The Tasmanian Devil Returns to Mainland Australia

The Tasmanian devil returns to Australia after being cornered on a small island for thousands of years due to different factors
The Tasmanian Devil Returns to Mainland Australia

Last update: 24 November, 2020

There’s some good news in the world of animal conservation, official sources recently revealed that the Tasmanian devil has returned to mainland Australia after 3000 years.

This species disappeared from the Australian continent in the middle of the Holocene period –the current geological era. The causes aren’t fully known but the Tasmanian devil was confined to the island of Tasmania, a small island state that belongs to the government of Australia.

This is great news for all ecologists and conservationists worldwide because it shows that, even on rare occasions, human beings can restore the land they once took away from other species.

Australia, the lost land of the Tasmanian devil

The Tasmanian devil (Sarcophilus harrisii) is a marsupial that belongs to the family Dasyuridae. Note that it’s the largest carnivorous marsupial in the world and about the size of a small dog.

Beyond its morphological characteristics, this species is interesting due to its survival under rather limiting conditions. For thousands of years, the island of Tasmania was their main area of distribution, it’s about 42253 square miles located off the southern coast of the Australian continent.

In addition, the International Union for Conservation of Nature (IUCN) considers this marsupial an endangered species. According to their estimates, there are currently no more than 15,000 individuals in the wild. How did they get there though?

A Tasmanian Devil looking at the camera.

An ongoing population decline

This species was distributed throughout the Australian continent in the middle of the Pleistocene. However, its populations reduced to three remaining groups on the island of Tasmania during the Holocene.

We don’t really know the exact causes of this exaggerated decline. However, we do know it coincided with the expansion of dingoes -a wolf species- and aborigines throughout the continent. It isn’t clear if direct hunting, interspecific competition, or a combination of factors led to their disappearance.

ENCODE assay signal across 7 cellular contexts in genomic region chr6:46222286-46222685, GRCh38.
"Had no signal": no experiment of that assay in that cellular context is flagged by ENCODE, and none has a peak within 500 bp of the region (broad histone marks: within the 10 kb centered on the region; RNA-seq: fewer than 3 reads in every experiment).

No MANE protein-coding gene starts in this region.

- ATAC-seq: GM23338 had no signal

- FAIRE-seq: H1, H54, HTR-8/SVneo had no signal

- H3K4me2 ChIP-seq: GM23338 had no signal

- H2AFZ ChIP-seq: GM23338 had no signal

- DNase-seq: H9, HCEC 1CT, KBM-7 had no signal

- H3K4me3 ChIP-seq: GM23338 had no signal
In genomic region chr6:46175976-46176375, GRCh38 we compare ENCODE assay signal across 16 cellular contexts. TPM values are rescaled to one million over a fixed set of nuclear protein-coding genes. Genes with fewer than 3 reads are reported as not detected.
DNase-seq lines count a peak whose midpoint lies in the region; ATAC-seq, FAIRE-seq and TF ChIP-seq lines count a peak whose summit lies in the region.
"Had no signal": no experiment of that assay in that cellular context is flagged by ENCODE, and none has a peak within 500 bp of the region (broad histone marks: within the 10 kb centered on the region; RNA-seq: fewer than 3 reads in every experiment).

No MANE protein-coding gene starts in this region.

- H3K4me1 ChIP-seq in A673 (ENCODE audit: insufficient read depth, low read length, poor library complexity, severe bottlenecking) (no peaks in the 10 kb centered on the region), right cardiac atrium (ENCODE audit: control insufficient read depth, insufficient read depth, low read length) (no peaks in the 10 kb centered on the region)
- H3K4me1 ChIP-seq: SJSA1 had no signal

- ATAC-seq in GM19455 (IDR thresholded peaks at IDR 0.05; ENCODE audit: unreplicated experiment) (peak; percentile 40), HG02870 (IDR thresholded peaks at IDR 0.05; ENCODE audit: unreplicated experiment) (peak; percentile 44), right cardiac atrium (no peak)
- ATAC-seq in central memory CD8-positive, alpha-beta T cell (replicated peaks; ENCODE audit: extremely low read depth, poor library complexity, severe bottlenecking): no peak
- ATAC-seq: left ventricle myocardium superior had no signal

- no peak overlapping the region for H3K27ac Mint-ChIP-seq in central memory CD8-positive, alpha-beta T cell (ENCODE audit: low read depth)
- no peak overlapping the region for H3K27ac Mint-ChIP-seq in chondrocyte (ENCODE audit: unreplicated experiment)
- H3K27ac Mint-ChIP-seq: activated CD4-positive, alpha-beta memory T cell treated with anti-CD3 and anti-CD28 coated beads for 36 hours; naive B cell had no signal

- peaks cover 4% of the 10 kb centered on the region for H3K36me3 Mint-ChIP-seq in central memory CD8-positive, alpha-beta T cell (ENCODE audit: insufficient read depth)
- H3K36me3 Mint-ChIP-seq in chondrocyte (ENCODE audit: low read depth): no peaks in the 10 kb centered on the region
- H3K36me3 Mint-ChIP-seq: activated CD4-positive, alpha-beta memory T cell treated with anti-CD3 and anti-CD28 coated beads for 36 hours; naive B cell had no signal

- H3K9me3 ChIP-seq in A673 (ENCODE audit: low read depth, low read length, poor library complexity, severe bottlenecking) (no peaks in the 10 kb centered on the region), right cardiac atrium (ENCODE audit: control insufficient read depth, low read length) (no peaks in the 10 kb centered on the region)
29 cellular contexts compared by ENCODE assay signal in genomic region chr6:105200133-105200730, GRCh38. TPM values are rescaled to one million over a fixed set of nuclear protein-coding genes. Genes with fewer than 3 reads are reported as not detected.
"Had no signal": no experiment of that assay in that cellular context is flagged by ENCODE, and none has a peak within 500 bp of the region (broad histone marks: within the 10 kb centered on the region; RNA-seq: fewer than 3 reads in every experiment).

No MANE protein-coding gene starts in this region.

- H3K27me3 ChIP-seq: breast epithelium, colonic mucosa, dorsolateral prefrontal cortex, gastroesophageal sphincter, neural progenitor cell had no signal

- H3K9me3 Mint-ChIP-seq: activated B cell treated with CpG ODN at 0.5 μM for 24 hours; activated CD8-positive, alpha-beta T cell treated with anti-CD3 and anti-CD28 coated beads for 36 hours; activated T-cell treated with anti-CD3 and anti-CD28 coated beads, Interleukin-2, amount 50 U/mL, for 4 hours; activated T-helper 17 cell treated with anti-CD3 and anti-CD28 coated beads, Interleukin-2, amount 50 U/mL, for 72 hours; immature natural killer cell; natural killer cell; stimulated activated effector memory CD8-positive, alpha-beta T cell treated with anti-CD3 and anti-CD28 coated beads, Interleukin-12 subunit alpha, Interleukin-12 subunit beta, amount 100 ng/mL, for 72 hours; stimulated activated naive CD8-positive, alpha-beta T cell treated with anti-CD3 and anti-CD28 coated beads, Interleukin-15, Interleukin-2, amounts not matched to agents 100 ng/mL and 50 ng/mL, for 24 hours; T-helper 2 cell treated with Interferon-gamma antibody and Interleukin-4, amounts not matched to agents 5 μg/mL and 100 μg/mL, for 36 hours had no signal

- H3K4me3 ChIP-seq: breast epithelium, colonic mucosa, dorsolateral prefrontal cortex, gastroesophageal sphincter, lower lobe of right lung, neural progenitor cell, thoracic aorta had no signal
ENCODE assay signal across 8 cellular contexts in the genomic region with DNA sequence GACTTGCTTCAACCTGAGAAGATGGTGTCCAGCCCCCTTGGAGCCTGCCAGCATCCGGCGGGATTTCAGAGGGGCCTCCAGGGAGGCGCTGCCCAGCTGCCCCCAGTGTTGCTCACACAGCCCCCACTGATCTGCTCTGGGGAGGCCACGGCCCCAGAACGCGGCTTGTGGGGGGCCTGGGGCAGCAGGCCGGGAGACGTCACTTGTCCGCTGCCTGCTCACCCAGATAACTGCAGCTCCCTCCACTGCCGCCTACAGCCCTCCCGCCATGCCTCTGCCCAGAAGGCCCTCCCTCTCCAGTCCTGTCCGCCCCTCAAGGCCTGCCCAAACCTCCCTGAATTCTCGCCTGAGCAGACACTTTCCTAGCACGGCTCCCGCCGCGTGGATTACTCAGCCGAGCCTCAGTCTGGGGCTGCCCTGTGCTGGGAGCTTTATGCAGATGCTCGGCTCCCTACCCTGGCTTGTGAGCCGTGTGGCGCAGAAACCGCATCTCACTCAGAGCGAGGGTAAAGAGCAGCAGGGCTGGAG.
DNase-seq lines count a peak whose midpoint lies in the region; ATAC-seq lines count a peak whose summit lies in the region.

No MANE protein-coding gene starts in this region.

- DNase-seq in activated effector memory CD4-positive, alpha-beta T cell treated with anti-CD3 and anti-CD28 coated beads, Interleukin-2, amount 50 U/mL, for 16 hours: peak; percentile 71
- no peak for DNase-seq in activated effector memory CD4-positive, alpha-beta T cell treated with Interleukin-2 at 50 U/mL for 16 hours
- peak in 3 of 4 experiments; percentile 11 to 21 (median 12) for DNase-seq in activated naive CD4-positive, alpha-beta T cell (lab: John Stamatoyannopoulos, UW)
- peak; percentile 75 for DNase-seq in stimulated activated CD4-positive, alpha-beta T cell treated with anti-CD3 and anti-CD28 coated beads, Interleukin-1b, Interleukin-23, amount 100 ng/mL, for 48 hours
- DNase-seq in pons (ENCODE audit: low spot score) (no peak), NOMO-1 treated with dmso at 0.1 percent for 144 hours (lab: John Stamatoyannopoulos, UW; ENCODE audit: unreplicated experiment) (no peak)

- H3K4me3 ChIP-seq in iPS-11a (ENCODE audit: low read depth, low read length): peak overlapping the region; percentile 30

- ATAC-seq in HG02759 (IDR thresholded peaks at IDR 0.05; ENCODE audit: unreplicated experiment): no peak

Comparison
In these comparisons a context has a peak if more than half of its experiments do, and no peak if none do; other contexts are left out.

Even so, the ordeal of the Tasmanian devil didn’t end when they ended up confined to the island. In fact, these are two disastrous events for this species:

  • Researchers observed a clear population decline in the first decades of the 20th century. Some believed it was a mean animal with a rather nice fur -similar to opossums and wallabies- which is why they hunted over 900,000 in just a few years.
  • Despite being a protected species since 1941, people hunted about 10,000 individuals per year in the mid-nineties.

In addition to this, Tasmanian devils experience a unique type of facial cancer. Estimates indicate that this pathology was another cause of the decrease of 20% to 80% of the populations in some areas.

As you can see, this scary marsupial has had a hard time historically speaking. Besides the continuous hunting over the years, it has had to face the only type of cancer that’s contagious.

Good news for the Tasmanian devil

Professional sources such as National Geographic magazine underline the importance of the news we mentioned above. This is because it’s a new opportunity for the survival of the species.

Thanks to the ambitious Devil Comeback project – promoted by organizations Aussie Ark, WildArk, and Global Wildlife conservation – 26 Tasmanian devils have been released in the Barrington Tops nature sanctuary.

This is a reserve of about 400 hectares located in the state of New South Wales. Beyond the exact geographical location, the most important thing is the Tasmanian devil is back on the Australian continent.

The efforts for its conservation don’t end here though. The mentioned organizations plan to integrate about 40 more individuals in the next two years after the success of the first reintroduction. The hope is for this marsupial to settle back into its original environment.

This isn’t only to encourage the proliferation of the species but also to achieve a more balanced and natural ecosystem with native predators.

A Tasmanian Devil baring its teeth.

As you can see, the reintroduction of the Tasmanian devil to the Australian continent didn’t happen by accident. This plan involved decades of effort by multiple organizations. Surely we would be facing the extinction of the species without their involvement.

Thanks for reading.

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